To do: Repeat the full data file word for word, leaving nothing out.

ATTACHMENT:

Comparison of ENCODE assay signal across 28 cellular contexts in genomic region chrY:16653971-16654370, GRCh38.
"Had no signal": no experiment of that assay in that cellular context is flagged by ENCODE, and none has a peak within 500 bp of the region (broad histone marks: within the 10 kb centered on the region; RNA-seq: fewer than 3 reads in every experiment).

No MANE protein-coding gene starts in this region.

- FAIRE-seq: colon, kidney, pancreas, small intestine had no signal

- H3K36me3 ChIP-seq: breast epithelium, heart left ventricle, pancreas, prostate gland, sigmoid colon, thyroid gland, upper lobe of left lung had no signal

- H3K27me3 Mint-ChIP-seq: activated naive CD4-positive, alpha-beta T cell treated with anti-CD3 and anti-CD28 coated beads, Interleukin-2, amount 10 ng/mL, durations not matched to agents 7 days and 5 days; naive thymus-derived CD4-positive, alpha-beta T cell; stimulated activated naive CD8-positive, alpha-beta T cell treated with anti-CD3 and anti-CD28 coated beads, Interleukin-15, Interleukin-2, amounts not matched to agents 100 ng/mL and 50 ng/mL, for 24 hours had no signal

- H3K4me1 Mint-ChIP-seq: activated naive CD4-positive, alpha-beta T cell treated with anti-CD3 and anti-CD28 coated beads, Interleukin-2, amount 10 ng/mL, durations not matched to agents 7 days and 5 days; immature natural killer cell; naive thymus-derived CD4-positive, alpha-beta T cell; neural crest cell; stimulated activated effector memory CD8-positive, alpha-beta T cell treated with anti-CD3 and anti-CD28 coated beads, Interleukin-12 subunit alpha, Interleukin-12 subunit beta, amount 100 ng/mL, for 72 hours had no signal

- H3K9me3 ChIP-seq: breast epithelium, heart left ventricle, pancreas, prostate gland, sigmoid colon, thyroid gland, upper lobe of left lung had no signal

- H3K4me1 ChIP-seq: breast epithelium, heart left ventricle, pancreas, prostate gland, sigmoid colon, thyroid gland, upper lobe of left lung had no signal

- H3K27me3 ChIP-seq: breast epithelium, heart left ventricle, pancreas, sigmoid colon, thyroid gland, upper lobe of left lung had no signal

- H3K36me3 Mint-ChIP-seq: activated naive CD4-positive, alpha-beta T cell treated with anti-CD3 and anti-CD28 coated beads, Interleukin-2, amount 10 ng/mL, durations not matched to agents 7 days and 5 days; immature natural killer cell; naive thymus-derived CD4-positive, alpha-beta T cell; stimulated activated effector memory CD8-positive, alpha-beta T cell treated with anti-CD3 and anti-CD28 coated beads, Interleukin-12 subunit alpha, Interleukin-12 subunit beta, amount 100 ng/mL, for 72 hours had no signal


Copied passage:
Comparison of ENCODE assay signal across 28 cellular contexts in genomic region chrY:16653971-16654370, GRCh38.
"Had no signal": no experiment of that assay in that cellular context is flagged by ENCODE, and none has a peak within 500 bp of the region (broad histone marks: within the 10 kb centered on the region; RNA-seq: fewer than 3 reads in every experiment).

No MANE protein-coding gene starts in this region.

- FAIRE-seq: colon, kidney, pancreas, small intestine had no signal

- H3K36me3 ChIP-seq: breast epithelium, heart left ventricle, pancreas, prostate gland, sigmoid colon, thyroid gland, upper lobe of left lung had no signal

- H3K27me3 Mint-ChIP-seq: activated naive CD4-positive, alpha-beta T cell treated with anti-CD3 and anti-CD28 coated beads, Interleukin-2, amount 10 ng/mL, durations not matched to agents 7 days and 5 days; naive thymus-derived CD4-positive, alpha-beta T cell; stimulated activated naive CD8-positive, alpha-beta T cell treated with anti-CD3 and anti-CD28 coated beads, Interleukin-15, Interleukin-2, amounts not matched to agents 100 ng/mL and 50 ng/mL, for 24 hours had no signal

- H3K4me1 Mint-ChIP-seq: activated naive CD4-positive, alpha-beta T cell treated with anti-CD3 and anti-CD28 coated beads, Interleukin-2, amount 10 ng/mL, durations not matched to agents 7 days and 5 days; immature natural killer cell; naive thymus-derived CD4-positive, alpha-beta T cell; neural crest cell; stimulated activated effector memory CD8-positive, alpha-beta T cell treated with anti-CD3 and anti-CD28 coated beads, Interleukin-12 subunit alpha, Interleukin-12 subunit beta, amount 100 ng/mL, for 72 hours had no signal

- H3K9me3 ChIP-seq: breast epithelium, heart left ventricle, pancreas, prostate gland, sigmoid colon, thyroid gland, upper lobe of left lung had no signal

- H3K4me1 ChIP-seq: breast epithelium, heart left ventricle, pancreas, prostate gland, sigmoid colon, thyroid gland, upper lobe of left lung had no signal

- H3K27me3 ChIP-seq: breast epithelium, heart left ventricle, pancreas, sigmoid colon, thyroid gland, upper lobe of left lung had no signal

- H3K36me3 Mint-ChIP-seq: activated naive CD4-positive, alpha-beta T cell treated with anti-CD3 and anti-CD28 coated beads, Interleukin-2, amount 10 ng/mL, durations not matched to agents 7 days and 5 days; immature natural killer cell; naive thymus-derived CD4-positive, alpha-beta T cell; stimulated activated effector memory CD8-positive, alpha-beta T cell treated with anti-CD3 and anti-CD28 coated beads, Interleukin-12 subunit alpha, Interleukin-12 subunit beta, amount 100 ng/mL, for 72 hours had no signal